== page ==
Thursday, August 10, 2017

What a pitch!

Yippee, hooray, darn, and drat. It's pitching season. As much as it inspires excitement and hope, it can also be a frenzy of panic. Whether you're aiming to pitch for a contest, a query letter, to an editor, or at a conference, the end result's the same: You need a good pitch, or you're going to lose out. Sorry, them's the breaks, folks.

I know that might sound harsh, but it's super important that writers understand that this is a business, and that the industry expects certain standards and a degree of recognizable professionalism. And what is that exactly? It's knowing your business, your preferred career. There are a million and one websites and blogs out there about pitching. You can find all you need and more on how to craft the pitch you need.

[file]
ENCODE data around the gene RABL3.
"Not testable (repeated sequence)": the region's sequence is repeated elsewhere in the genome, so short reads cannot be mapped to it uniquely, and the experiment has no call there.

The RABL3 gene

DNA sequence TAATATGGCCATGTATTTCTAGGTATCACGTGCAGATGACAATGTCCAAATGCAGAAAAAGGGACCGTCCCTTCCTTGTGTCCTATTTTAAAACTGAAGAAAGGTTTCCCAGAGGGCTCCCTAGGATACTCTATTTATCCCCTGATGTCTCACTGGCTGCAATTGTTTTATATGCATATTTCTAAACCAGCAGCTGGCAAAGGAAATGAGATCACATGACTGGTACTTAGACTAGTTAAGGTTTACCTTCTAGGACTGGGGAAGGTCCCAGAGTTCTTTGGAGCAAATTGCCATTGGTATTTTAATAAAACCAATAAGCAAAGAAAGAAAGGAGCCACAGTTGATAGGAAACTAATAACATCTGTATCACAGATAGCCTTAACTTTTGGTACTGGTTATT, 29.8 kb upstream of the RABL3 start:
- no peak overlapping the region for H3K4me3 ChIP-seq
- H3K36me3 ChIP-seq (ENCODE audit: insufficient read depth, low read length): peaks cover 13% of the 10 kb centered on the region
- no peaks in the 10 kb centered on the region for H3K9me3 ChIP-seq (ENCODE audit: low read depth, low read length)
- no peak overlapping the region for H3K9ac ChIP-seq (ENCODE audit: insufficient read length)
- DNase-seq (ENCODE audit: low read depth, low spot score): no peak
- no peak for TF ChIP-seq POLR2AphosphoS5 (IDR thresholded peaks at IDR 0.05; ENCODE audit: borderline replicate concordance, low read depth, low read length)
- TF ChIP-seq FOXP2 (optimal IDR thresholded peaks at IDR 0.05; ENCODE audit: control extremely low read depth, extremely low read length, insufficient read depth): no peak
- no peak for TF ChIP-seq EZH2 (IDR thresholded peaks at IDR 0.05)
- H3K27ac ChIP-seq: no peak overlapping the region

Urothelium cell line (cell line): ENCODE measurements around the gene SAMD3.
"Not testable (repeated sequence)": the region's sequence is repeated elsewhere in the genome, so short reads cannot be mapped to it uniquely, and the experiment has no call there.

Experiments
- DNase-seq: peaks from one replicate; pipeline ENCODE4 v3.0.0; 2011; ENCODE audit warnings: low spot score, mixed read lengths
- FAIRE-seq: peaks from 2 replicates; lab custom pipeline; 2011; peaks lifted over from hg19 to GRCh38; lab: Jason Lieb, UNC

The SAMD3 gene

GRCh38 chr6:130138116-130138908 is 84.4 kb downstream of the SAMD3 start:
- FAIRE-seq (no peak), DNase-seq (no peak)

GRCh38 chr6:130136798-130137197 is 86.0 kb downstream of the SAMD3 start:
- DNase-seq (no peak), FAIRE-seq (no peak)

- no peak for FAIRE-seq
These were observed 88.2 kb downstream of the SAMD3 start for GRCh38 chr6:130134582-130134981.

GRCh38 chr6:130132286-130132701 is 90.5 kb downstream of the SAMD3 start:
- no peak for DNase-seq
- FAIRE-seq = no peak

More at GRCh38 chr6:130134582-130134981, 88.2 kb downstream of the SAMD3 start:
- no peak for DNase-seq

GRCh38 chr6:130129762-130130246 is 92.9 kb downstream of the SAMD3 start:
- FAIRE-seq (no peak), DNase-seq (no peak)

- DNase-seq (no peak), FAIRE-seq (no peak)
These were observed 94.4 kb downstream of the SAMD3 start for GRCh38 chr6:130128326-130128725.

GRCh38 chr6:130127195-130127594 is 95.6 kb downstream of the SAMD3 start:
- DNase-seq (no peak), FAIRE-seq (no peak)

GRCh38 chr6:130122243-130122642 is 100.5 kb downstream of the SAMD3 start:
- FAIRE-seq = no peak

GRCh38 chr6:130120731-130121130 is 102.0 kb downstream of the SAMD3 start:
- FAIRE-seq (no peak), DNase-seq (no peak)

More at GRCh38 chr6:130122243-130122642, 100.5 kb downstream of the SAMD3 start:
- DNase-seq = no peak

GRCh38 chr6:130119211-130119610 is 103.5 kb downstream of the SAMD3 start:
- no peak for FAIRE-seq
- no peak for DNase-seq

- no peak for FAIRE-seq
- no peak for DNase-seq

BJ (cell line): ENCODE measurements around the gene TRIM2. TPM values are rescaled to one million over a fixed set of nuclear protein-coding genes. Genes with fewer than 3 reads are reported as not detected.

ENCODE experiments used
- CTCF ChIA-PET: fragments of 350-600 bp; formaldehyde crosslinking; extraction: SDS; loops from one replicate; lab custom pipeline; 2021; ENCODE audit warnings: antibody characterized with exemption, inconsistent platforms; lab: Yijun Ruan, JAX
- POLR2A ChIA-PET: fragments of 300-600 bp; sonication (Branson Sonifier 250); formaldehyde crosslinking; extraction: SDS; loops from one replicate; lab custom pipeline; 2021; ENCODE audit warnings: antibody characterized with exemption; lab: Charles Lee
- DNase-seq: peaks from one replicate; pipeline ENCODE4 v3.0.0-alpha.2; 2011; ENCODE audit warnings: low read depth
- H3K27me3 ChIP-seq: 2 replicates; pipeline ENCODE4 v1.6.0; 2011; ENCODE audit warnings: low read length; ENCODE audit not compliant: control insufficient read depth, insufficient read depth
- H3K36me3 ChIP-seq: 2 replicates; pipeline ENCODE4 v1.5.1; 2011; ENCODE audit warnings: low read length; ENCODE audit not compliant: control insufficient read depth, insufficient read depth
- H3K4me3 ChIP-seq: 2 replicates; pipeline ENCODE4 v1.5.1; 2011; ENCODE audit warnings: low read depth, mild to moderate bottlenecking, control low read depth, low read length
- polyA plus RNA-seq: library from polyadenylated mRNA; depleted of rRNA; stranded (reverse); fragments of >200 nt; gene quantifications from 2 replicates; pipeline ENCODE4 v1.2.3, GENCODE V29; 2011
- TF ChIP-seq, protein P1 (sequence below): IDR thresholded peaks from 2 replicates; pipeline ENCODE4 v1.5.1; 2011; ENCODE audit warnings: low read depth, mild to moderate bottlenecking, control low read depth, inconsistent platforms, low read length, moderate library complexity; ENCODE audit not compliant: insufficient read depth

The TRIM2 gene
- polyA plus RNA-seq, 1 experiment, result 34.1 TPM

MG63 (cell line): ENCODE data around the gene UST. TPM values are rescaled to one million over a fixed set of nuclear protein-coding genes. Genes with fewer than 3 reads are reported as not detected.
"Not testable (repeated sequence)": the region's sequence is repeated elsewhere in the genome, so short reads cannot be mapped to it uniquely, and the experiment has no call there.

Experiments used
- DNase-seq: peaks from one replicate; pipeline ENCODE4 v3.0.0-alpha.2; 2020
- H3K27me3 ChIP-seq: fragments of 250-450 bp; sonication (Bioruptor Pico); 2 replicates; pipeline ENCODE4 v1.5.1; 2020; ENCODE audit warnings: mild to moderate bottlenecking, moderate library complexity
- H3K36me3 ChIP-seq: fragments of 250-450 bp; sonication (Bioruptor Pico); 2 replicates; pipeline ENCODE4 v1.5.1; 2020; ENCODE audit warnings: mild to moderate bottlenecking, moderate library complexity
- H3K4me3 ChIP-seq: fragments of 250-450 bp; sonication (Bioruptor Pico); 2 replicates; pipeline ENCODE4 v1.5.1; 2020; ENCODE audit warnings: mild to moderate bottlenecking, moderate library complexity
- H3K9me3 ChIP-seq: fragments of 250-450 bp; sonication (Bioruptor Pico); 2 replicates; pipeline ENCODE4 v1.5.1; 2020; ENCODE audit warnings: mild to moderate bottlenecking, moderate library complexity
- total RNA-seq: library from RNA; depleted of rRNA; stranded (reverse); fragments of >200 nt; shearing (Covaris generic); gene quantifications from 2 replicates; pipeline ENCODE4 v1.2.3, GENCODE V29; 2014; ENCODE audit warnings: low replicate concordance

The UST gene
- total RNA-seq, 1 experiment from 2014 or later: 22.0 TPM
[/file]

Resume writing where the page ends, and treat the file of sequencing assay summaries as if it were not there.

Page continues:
But let's face it. You want to know what's going to make you stand out more than anyone else, don't you? Well, if you want to make it in this business, this is something you should be thinking about before you even pitch. Why are you and your story unique? This is a hard question. A really hard one. So rather than trying to dash off a pitch in a day, or circle it around frantically between friends for weeks on end, I suggest you do something first to prepare: go and sit in a quiet place. Think. Work out in the very core of who you are as a writer why this story should be out there in the world. Just because it's a good yarn? Because it popped into your head? Or does it have something to say? What will it give the world that wasn't there before? What can you give the world that it needs to hear?

Now, will you write this all down in your pitch? No. But will it influence how you write your pitches? Yes. Remember, you're selling yourself as an author, too, not just one book (well, unless you only intend to sell one book, and that's fine!).